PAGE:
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  • Dead or Alive? New Confirmatory Test Using Quantitative Analysis of Computed Tomographic Angiography

    Final Number:

    Lorena Suarez-Kelly MD; Dhruv Patel; Peter Britt MD; Eric J. Clayton MSO; Christina M. McCain MD; Frank Davis MD, FACS; Jay U. Howington MD

    Study Design:
    Clinical Trial

    Subject Category:

    Meeting: Congress of Neurological Surgeons 2015 Annual Meeting

    Introduction: When clinical examination is not reliable for the diagnosis of brain death (BD), the preferred confirmatory ancillary test at our institution is nuclear medicine perfusion test (NMPT). Computed tomographic angiography (CTA) has been recognized in detecting intracranial circulatory arrest in BD, but there has been no standard set for establishing the absence of cerebral flow. The current study is designed to quantitatively analyze CTA, assess its accuracy compared to NMPT, and define set parameters for BD confirmation.

    Methods: This is a retrospective clinical study, conducted from 2007-2014. Eighty patients evaluated. If clinical examination was consistent with BD, NMPT was performed followed immediately by CTA (n=60). A control group with normal CTA study was randomly selected (n=20). Assessment of NMPT and quantitative CTA analysis measuring the Hounsfield units (HU) of the horizontal segment of middle cerebral artery (M1), precommunicating segment of anterior cerebral artery (A1), and basilar artery (BA) was performed.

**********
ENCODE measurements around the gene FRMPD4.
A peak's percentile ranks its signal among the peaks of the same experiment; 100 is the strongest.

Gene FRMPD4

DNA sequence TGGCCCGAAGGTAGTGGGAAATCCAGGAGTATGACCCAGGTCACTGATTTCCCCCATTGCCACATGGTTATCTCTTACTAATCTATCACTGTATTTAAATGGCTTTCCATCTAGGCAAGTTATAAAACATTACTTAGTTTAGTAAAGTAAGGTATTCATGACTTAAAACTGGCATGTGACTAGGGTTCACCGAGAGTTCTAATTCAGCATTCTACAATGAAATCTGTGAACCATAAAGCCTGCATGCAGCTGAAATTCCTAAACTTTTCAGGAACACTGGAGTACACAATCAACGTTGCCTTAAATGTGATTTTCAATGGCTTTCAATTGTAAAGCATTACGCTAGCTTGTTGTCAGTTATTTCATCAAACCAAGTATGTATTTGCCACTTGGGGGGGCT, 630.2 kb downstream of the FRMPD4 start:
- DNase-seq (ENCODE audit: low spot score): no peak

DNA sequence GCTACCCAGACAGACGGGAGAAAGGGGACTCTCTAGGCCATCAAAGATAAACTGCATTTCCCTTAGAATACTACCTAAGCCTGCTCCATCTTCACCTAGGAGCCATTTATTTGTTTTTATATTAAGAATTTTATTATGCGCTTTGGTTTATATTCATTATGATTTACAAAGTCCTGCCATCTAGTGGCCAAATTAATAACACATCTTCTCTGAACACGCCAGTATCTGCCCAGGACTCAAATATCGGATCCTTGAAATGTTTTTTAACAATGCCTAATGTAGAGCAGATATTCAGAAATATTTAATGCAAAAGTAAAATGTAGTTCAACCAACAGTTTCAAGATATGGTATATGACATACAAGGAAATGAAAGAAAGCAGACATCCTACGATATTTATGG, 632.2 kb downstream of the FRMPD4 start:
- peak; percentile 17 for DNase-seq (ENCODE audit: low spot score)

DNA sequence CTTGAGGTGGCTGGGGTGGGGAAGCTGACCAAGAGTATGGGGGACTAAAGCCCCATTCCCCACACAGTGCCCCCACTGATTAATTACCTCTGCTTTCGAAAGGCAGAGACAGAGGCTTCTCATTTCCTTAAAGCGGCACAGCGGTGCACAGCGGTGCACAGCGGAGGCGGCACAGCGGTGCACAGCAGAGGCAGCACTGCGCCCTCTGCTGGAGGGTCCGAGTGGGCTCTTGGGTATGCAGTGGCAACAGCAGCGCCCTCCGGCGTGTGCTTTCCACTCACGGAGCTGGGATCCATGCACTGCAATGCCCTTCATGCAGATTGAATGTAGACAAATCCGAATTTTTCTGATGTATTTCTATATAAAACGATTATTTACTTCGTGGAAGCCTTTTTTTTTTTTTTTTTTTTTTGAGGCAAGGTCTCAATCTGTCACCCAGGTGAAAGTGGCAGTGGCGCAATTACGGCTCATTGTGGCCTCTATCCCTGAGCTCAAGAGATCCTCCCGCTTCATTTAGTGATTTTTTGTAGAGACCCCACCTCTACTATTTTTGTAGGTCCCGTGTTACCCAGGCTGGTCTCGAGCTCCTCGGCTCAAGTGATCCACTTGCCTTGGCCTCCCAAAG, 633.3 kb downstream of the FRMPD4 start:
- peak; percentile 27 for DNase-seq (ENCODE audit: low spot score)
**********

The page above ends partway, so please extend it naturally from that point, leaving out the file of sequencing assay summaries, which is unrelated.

Results: Patients with clinical examination consistent with BD: 50% demonstrated intracranial circulatory arrest on NMPT and CTA (-/-), 38% demonstrated intracranial circulatory arrest on NMPT but intracranial perfusion on CTA (-/+), 12% demonstrated perfusion on both NMPT and CTA (+/+). Analysis of variance for M1, A1, and BA showed that +/+ group varied significantly from the -/- and -/+ groups (p = <0.002 for M1 and p = <0.025 for A1). The BA -/- group did not vary significantly from the -/+ patients (p = .778).

    Conclusions: Data ranges within each group and the statistically significant difference between the groups, suggest that an average M1 HU less than 125 (98% sensitive, 100% specific), A1 HU less than 80 (96% sensitive, 100% specific), and BA HU less than of 95 (100% sensitive, 100% specific) on CTA could be used as a definitive cutoff value for confirming the absence of flow. Using one value for all three arteries, a maximum cutoff HU of 80 correlated with no flow, and therefore confirmation of brain death (96% sensitivity and 100% specificity).

    Patient Care: It is hoped that the results will aid in the confirmation of brain death in those patients too unstable to undergo clinical verification of brain death.

    Learning Objectives: Be able to understand how to use quantitative analysis of CTA to confirm the diagnosis of brain death. Be able to differentiate between stasis filling and cerebral perfusion using CTA.


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